What do you do these days if you decide you want to go visit Sault Ste. Marie, Michigan? Obviously, the answer is to head across the bridge and (unfortunately) head through customs, a simple enough process that probably won't take much time. But what if that bridge wasn't there? As discussed before on this blog, the International Bridge was only constructed by the early 1960s.
Well, if you had some business in Michigan before then your only option was to take the local ferry, which regularly moved people, vehicles and even some animals between the twin cities. The service in general was around for even longer than the bridge has been today, so it has quite a bit of history to it we can explore. And should, as it is far more fascinating than you might think a few boats can be.
Written by: Justin Brett
One landmark of old Sault Ste. Marie that is unfortunately no longer seen in the city is the International Hotel. It was constructed in 1888 by N.M Neald and J.C. Meagher, two local businessman, and as the title suggests it was an attempt to court the business of people traveling to or through Sault Ste. Marie. To that end it was well-equipped for its time, boasting 255 rooms, a dining room that could seat up to 400 people, and all the modern conveniences of the time, such as hot water for guests and electricity running throughout the building. It was even built directly facing the river and had its own dock for guests.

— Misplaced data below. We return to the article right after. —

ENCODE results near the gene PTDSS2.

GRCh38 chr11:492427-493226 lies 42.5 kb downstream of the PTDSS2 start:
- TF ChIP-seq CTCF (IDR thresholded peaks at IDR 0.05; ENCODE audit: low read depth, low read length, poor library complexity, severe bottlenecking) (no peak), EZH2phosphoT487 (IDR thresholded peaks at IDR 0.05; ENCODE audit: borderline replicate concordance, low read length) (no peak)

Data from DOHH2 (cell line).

The International Hotel seems to have been very successful despite numerous competing hotels in the area, including the Algonquin Hotel which wasn't far away. It even held some banquets for major Canadian names, such as Francis Hector Clergue. All this would come to an end in 1916, however.